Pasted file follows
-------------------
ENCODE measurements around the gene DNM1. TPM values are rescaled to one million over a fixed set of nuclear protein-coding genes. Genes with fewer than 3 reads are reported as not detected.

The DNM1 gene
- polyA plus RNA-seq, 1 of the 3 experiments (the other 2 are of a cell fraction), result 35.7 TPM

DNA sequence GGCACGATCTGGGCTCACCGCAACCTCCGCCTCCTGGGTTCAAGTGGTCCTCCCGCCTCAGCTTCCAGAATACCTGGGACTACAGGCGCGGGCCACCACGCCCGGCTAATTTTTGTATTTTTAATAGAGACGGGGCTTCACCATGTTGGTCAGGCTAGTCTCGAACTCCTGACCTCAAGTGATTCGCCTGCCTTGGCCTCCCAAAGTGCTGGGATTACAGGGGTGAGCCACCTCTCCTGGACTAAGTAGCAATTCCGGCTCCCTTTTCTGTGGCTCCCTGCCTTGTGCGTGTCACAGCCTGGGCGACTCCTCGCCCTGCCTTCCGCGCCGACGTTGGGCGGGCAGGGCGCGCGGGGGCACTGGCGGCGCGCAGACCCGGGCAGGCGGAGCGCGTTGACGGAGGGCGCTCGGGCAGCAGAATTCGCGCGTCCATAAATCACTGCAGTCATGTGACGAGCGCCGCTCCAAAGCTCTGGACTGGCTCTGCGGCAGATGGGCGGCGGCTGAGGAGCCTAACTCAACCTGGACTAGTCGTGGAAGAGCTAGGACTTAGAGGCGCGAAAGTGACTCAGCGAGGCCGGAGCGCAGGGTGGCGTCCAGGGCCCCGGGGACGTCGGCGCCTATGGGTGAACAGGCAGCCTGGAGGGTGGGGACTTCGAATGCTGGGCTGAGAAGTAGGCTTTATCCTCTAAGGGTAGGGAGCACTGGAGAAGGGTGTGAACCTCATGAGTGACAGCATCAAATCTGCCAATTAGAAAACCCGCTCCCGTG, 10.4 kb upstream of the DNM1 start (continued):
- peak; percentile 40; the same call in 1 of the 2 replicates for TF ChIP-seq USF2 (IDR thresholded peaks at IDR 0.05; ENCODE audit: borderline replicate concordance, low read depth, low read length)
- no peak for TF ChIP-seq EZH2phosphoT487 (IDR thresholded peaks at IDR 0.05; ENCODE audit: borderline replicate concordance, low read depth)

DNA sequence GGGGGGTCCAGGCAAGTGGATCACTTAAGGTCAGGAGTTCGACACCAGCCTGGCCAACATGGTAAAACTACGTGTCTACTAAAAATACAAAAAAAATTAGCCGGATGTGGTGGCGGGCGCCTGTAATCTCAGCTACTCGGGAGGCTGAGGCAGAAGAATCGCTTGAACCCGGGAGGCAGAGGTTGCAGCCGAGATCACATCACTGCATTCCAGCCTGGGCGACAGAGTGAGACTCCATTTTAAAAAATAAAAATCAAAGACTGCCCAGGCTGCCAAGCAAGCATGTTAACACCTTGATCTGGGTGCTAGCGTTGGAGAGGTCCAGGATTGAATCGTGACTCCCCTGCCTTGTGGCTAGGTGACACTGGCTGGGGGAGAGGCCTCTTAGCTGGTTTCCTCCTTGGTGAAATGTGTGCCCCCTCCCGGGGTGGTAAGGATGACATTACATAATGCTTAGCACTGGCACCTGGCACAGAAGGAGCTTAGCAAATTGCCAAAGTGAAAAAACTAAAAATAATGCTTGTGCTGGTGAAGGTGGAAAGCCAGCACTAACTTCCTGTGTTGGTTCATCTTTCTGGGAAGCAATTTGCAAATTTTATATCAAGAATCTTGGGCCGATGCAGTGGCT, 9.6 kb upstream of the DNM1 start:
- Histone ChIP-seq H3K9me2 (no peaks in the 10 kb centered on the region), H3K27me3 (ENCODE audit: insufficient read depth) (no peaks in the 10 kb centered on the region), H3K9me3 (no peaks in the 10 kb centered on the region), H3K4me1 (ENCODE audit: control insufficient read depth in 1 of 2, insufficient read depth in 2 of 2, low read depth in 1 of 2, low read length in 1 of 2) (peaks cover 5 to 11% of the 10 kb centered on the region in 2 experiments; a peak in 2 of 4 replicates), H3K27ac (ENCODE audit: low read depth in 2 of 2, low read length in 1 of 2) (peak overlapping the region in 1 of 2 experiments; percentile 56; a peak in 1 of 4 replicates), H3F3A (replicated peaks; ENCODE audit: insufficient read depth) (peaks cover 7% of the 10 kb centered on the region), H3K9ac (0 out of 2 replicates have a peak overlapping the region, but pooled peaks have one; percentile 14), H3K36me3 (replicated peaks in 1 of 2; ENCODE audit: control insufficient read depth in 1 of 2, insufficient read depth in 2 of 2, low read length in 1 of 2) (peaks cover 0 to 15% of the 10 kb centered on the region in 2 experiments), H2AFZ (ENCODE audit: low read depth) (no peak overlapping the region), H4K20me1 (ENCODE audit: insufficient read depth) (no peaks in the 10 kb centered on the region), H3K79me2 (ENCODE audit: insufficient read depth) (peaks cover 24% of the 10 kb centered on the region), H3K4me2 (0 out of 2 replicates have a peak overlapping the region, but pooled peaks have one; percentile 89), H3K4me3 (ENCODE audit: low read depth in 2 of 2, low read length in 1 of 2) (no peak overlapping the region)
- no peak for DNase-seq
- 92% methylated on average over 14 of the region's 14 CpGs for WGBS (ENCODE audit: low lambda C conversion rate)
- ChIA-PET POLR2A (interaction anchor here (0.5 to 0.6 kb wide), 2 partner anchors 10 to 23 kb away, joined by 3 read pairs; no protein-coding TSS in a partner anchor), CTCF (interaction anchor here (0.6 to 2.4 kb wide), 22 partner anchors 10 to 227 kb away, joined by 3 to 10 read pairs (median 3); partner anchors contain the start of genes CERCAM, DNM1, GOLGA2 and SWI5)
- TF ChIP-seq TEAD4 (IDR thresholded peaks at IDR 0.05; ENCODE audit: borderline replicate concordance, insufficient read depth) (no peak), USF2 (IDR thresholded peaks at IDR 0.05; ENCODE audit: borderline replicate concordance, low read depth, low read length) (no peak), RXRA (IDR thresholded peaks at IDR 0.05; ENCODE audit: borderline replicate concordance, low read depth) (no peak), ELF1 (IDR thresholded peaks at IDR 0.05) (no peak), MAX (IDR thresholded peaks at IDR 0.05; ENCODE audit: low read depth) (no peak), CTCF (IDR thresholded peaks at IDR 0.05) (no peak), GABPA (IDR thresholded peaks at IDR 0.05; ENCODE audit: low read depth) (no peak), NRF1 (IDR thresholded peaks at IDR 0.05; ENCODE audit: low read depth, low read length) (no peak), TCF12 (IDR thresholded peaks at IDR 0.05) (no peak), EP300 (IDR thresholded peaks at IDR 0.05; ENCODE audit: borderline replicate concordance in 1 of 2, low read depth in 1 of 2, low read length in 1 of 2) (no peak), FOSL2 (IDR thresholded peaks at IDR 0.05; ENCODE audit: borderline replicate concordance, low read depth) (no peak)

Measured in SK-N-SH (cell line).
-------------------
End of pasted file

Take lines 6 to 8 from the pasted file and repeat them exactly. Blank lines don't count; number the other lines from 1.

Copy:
- no peak for TF ChIP-seq EZH2phosphoT487 (IDR thresholded peaks at IDR 0.05; ENCODE audit: borderline replicate concordance, low read depth)

DNA sequence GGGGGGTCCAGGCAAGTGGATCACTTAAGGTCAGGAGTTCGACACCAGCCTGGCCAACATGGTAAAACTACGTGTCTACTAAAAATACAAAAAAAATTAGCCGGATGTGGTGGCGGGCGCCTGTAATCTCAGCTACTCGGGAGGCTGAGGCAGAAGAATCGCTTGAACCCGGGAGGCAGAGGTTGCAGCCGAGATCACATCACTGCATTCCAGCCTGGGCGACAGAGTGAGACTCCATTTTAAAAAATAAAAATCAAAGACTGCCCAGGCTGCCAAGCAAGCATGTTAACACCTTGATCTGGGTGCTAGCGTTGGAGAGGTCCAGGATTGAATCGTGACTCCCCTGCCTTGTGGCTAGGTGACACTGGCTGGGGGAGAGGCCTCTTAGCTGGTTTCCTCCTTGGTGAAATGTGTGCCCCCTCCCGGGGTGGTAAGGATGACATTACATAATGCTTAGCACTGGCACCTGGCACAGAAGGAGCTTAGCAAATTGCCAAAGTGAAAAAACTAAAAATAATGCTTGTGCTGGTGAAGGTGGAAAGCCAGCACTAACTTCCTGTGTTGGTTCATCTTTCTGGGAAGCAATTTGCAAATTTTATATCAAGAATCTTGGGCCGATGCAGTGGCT, 9.6 kb upstream of the DNM1 start:
- Histone ChIP-seq H3K9me2 (no peaks in the 10 kb centered on the region), H3K27me3 (ENCODE audit: insufficient read depth) (no peaks in the 10 kb centered on the region), H3K9me3 (no peaks in the 10 kb centered on the region), H3K4me1 (ENCODE audit: control insufficient read depth in 1 of 2, insufficient read depth in 2 of 2, low read depth in 1 of 2, low read length in 1 of 2) (peaks cover 5 to 11% of the 10 kb centered on the region in 2 experiments; a peak in 2 of 4 replicates), H3K27ac (ENCODE audit: low read depth in 2 of 2, low read length in 1 of 2) (peak overlapping the region in 1 of 2 experiments; percentile 56; a peak in 1 of 4 replicates), H3F3A (replicated peaks; ENCODE audit: insufficient read depth) (peaks cover 7% of the 10 kb centered on the region), H3K9ac (0 out of 2 replicates have a peak overlapping the region, but pooled peaks have one; percentile 14), H3K36me3 (replicated peaks in 1 of 2; ENCODE audit: control insufficient read depth in 1 of 2, insufficient read depth in 2 of 2, low read length in 1 of 2) (peaks cover 0 to 15% of the 10 kb centered on the region in 2 experiments), H2AFZ (ENCODE audit: low read depth) (no peak overlapping the region), H4K20me1 (ENCODE audit: insufficient read depth) (no peaks in the 10 kb centered on the region), H3K79me2 (ENCODE audit: insufficient read depth) (peaks cover 24% of the 10 kb centered on the region), H3K4me2 (0 out of 2 replicates have a peak overlapping the region, but pooled peaks have one; percentile 89), H3K4me3 (ENCODE audit: low read depth in 2 of 2, low read length in 1 of 2) (no peak overlapping the region)